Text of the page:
Having now finished the most recent autobiographical offering from Stephen Fry I can say without hesitation that he is an individual brave in his honesty. His thoughts are, or at least appear to be, for the most part unedited. Lengthy passages conveying his hopes and fears and the waning confidence in his own abilities and talent, open this individual to a world of vulnerability. The academic, actor, comic and journalist whom Fry embodies seems to ooze self-confidence and control, yet the picture Fry paints is often that of a lost human being.
Certainly when it comes to matters of his career everything he touches seems to turn to gold. Award winning playwright, television comedian, radio host and author, he turns his hand with apparent ease to each new endeavour. A confident character travelling through life effortlessly is certainly the impression the world gets, but Fry attests that it is never so simple. Admittedly, opportunities do often come knocking, but Fry is always grappling with his own sense of self-worth. He seems to suffer from a deep-seated fear of being uncovered as a fraud, always finding fault within himself and anticipating other will do the same.
Fry shows from the many episodes within the book and indeed from the circumstances related in his previous autobiographical work, Moab is My Washpot, that glazing over the uncomfortable and regrettable moments of his history is not acceptable to him. Instances that other people, in the telling of their own life stories, would rather forget and omit are part of Fry’s life narrative and as such necessarily included. Weaknesses, vulnerabilities, aspects of his own character that he despises, and moments of embarrassment or shame do not get relegated to the back seat; Fry is open about that which makes him human.
He talks of his addictive personality, his abhorrence of his own physical appearance and of his frustration at his laziness, for his health and appearance could be improved if it were not for his lack of drive and desire. Fry cringingly looks back on the character traits of his youth; the spoilt, flashy younger man who came into fortune and happily squandered vast earnings on fast cars, large homes and the latest technological advances.
When reading of his flurrying spending and of his disgust in his past behaviour it is difficult to share Fry’s self-loathing for the picture that is painted is not that of a snotty brat, but rather that of a very lost individual. His purchases, the clubs he joins and his unquenchable work ethic all scream of a man trying desperately to figure out who he is and where he belongs in the world.
For all his success, breakthroughs and moments in the spotlight there is a great void in Fry’s existence. He has friends certainly, he writes a great deal on their goodness, their talent and their kindness. He has family too and colleagues whom greatly appreciate and admire him. The void comes in his lovelessness. That is not to say that he is incapable of loving and caring for friends and family, but rather that he does not appear to factor romantic relationships into his life. One Cambridge roommate appears to slip from friend to lover and then back again without scarcely being noticed, and a momentary pause is given to a pretty makeup artist, but beyond these two instances Fry appears disinterested in love.
Fry has a wonderful conversationalist style of writing that prompts the reader to believe that they are truly privy to his genuine thoughts and feelings. It is a useful tool employed by the author, for he gives the reader more than enough and at times overburdens us with details of cast members, directors, their histories, friendships and even their own anecdotes, that we feel full, satisfied and at times overtaxed. The onslaught of facts, dates and names makes it difficult at first to see the gaps, that he has neglected certain aspects of his life.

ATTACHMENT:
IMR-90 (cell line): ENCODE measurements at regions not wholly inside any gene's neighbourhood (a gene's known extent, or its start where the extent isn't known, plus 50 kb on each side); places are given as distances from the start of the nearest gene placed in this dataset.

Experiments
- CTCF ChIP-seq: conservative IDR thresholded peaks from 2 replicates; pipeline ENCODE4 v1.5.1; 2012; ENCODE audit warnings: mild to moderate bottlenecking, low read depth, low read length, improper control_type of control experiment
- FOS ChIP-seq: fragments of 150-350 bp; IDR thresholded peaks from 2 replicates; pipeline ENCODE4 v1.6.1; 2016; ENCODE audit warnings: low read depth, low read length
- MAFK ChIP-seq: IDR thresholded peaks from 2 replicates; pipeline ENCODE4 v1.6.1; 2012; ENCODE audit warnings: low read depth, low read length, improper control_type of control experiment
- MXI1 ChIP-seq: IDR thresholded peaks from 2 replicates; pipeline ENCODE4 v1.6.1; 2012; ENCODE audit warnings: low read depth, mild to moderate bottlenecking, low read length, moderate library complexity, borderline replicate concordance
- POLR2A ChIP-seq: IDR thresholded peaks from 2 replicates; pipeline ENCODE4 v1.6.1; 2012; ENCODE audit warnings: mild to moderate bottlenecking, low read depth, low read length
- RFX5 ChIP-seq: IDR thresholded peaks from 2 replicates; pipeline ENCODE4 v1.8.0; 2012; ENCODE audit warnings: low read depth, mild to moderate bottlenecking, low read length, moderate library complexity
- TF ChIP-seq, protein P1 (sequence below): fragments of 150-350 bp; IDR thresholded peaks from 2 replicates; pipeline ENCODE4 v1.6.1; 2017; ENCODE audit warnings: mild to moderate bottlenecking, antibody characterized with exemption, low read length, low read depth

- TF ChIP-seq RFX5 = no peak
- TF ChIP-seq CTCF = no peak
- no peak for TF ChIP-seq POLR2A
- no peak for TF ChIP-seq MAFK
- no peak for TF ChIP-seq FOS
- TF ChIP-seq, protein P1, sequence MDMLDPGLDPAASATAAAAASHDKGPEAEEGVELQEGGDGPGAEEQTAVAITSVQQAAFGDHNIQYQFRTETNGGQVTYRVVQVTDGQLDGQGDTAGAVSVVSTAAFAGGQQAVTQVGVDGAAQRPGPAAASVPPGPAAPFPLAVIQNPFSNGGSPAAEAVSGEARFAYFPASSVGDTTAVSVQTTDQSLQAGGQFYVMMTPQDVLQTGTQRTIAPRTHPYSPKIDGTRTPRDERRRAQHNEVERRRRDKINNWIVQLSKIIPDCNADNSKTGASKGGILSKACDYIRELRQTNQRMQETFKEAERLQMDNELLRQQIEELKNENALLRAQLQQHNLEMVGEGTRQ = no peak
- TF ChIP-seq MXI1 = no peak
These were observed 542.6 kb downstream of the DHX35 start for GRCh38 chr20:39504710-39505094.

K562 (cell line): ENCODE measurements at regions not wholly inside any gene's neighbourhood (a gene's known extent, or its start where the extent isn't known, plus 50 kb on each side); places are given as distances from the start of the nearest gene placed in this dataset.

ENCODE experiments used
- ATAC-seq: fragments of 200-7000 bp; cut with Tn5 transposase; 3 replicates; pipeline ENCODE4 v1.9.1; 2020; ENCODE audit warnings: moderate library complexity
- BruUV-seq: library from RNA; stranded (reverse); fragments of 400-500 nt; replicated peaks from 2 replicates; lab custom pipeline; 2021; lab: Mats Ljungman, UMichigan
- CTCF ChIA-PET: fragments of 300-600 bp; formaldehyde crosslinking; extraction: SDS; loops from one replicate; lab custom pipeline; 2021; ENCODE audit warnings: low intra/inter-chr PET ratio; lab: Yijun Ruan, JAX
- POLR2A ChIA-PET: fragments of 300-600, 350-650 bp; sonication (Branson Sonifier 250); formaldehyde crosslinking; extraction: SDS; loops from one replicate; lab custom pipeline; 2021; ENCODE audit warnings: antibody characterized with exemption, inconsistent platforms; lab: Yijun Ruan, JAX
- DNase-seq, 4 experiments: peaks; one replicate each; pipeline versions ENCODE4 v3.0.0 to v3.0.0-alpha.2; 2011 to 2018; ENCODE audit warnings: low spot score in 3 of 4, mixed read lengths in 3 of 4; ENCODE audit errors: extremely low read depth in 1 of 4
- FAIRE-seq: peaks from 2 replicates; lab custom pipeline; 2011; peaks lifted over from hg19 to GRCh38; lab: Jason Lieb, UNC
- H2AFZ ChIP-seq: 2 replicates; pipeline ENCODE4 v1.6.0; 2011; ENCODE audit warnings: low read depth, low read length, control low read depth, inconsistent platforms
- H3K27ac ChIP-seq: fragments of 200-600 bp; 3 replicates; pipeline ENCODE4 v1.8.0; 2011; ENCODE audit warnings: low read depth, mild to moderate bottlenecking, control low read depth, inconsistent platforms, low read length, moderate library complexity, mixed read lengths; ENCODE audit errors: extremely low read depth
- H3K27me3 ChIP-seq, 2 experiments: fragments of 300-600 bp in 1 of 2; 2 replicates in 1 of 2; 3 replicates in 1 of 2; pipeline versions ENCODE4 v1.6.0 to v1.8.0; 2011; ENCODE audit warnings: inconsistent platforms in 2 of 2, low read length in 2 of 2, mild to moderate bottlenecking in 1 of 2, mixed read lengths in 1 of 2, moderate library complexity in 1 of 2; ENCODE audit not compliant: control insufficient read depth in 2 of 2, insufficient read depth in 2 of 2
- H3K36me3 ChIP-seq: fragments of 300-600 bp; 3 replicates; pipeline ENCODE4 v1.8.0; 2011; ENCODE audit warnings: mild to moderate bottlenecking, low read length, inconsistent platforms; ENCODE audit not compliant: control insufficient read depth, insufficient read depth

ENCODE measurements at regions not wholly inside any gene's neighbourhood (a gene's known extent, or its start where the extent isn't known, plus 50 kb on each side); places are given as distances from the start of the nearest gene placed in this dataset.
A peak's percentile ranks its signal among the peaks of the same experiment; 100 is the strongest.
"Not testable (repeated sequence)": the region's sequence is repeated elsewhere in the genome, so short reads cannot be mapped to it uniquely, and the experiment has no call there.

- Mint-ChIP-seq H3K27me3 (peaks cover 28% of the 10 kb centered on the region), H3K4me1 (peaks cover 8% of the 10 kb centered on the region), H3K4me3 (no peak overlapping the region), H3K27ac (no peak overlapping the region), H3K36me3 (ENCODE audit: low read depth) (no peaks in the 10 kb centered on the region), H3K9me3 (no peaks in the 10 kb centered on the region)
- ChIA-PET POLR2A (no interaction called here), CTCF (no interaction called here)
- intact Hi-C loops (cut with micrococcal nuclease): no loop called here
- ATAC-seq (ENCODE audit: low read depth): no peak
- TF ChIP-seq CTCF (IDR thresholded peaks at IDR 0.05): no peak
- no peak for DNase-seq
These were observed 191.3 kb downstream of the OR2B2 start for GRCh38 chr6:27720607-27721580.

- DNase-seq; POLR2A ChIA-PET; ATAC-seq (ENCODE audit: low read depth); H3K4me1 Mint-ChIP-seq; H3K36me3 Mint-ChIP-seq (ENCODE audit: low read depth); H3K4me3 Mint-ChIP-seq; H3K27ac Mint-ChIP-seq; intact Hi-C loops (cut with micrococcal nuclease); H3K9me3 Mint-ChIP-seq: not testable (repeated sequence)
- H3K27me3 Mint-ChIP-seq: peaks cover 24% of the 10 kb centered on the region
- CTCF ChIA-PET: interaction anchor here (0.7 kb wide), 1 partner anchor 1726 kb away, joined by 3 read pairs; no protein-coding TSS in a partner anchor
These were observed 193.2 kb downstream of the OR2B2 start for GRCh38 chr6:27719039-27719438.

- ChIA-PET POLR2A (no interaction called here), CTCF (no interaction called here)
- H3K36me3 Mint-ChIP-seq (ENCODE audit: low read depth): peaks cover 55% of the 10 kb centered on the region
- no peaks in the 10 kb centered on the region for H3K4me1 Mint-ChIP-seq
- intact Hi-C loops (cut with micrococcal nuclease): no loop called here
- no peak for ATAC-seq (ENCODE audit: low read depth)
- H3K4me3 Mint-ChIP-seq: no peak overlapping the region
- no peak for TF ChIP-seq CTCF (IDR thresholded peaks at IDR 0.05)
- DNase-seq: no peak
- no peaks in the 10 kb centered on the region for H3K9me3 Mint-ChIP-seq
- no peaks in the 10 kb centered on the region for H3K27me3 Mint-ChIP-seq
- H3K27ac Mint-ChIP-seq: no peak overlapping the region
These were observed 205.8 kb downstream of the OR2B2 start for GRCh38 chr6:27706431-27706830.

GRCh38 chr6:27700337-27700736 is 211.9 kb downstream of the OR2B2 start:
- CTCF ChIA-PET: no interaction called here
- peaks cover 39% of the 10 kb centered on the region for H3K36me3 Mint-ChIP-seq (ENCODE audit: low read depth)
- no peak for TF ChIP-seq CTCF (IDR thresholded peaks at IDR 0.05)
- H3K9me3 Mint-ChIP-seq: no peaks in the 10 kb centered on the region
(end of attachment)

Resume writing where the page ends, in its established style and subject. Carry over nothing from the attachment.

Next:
We get titbits of the darker Fry; the man capable of attempting suicide and we are told that the world of romance and physical love is closed to him. We accept this information at first; for Fry has revealed so much, but then we remember that we are inquisitive beings and we want to know, why? What was running through his head when he tried to kill himself and what happened to the Cambridge romance that seemingly just fizzled out? Why would romance and sex not be a factor in his life? These questions are posed not to seek out the sordid affairs of his relationships and friendships, or to accuse him of giving up on life, but to seek an understanding of his thought process and his reasoning. These are two things that Fry does not share in this book. He does not open up his heart and his inner self remains closed.
While the overload of industry background and personalities is at oftentimes cumbersome and in need of a good pruning, there are some lovely, enjoyable moments in this book and anyone who is a fan of Fry, Hugh Laurie, Ben Elton or Emma Thompson will get a kick out of reading about their Cambridge lives. Rowan Atkinson also hovers tantalisingly within the background. Fry shares his rise to fame and the triumphs and dramas that it affords. We see him moving along different paths searching for his niche; we see that he is a little bit academic, a little bit of a comic, a little bit theatrical. Brilliant and vastly knowledgeable in each field that he enters. The experimentation and journey of self-discovery is honourable, but incomplete without feeling. It is a regrettable loss to an otherwise honest story. Fry ends this chapter of his story with the promise that there is more to tell; his is an addictive personality that just can’t seem to help itself. I can’t help wondering that just like his comical television collaboration with Hugh Laurie, A Bit of Fry and Laurie, that in The Fry Chronicles we get a little bit of Stephen Fry.
The Fry Chronicles: An Autobiography
Author: Stephen Fry
Publisher: Michael Joseph, an imprint of Penguin Books